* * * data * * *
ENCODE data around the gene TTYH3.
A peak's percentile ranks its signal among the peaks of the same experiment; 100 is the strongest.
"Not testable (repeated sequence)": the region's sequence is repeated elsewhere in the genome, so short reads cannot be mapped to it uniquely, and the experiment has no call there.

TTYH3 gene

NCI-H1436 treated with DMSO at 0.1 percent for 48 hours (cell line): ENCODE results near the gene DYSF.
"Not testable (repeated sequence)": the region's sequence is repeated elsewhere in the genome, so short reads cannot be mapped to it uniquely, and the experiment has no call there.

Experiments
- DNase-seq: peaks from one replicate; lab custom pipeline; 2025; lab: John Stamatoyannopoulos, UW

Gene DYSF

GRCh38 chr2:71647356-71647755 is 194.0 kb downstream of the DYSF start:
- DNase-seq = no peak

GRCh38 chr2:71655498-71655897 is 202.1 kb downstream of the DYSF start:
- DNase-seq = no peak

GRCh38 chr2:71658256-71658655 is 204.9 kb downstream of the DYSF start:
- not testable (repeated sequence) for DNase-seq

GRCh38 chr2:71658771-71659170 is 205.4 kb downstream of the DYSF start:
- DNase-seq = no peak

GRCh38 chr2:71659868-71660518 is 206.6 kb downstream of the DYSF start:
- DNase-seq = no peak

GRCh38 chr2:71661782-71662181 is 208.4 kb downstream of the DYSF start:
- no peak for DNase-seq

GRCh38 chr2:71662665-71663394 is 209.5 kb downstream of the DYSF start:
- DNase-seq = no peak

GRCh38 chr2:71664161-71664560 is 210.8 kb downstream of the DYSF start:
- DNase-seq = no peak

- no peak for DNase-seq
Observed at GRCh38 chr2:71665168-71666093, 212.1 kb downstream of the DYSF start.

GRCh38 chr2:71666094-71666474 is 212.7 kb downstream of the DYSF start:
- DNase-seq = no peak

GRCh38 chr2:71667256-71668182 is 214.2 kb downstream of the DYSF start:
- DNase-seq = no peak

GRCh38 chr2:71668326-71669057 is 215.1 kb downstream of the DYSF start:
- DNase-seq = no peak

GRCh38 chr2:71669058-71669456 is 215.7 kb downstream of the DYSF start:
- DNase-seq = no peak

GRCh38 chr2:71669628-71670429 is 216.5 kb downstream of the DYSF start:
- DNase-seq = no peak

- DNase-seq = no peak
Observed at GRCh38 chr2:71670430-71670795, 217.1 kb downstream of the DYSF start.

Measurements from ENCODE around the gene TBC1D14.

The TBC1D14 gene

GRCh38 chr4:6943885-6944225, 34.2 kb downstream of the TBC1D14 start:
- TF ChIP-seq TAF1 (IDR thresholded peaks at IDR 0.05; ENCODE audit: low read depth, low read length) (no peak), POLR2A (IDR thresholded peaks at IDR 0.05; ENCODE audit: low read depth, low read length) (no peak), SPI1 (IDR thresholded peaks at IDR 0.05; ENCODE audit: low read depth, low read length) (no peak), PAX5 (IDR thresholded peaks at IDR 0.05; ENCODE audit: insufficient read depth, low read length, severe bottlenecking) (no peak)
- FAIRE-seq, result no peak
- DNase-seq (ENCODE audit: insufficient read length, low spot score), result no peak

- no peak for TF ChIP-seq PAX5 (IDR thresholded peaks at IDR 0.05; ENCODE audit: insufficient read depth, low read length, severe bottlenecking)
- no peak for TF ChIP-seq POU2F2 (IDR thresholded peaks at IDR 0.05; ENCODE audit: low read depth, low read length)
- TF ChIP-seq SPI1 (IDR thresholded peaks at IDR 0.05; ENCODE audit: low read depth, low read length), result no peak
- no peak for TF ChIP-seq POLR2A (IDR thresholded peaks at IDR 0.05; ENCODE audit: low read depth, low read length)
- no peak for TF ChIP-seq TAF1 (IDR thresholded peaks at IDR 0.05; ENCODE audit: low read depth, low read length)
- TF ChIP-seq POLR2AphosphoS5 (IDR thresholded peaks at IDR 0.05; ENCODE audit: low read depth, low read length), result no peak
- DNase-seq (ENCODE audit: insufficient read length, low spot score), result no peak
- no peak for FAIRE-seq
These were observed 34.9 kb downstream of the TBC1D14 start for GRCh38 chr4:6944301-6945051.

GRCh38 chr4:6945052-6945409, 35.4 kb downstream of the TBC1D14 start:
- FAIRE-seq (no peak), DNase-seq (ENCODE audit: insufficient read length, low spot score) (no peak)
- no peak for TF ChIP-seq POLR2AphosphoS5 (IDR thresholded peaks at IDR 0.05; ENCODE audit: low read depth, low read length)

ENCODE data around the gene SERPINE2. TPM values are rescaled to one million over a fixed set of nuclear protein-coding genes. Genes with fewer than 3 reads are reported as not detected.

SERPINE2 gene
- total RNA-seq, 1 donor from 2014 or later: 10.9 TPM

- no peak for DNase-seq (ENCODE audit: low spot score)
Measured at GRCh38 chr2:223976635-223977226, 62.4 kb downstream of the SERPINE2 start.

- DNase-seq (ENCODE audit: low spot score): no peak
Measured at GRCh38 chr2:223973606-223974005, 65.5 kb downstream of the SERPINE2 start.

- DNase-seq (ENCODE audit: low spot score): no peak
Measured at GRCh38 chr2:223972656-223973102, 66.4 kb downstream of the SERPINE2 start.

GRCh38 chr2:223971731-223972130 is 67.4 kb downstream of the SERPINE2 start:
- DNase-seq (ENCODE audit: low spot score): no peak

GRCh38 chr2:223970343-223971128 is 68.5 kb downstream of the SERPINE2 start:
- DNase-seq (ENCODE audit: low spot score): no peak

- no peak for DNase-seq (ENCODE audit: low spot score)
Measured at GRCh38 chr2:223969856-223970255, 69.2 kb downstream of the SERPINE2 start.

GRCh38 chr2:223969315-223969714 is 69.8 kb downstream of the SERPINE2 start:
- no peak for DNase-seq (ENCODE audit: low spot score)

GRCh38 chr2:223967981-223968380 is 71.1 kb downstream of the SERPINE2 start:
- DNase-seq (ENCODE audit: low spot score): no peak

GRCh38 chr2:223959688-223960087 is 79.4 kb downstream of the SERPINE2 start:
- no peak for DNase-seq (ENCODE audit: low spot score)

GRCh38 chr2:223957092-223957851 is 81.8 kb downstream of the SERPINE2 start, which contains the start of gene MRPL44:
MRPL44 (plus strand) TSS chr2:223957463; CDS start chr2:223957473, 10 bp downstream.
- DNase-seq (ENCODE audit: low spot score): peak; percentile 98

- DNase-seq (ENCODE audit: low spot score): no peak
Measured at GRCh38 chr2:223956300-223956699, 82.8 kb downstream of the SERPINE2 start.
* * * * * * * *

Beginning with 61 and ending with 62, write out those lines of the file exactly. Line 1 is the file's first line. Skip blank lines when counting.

- no peak for DNase-seq (ENCODE audit: low spot score)
Measured at GRCh38 chr2:223976635-223977226, 62.4 kb downstream of the SERPINE2 start.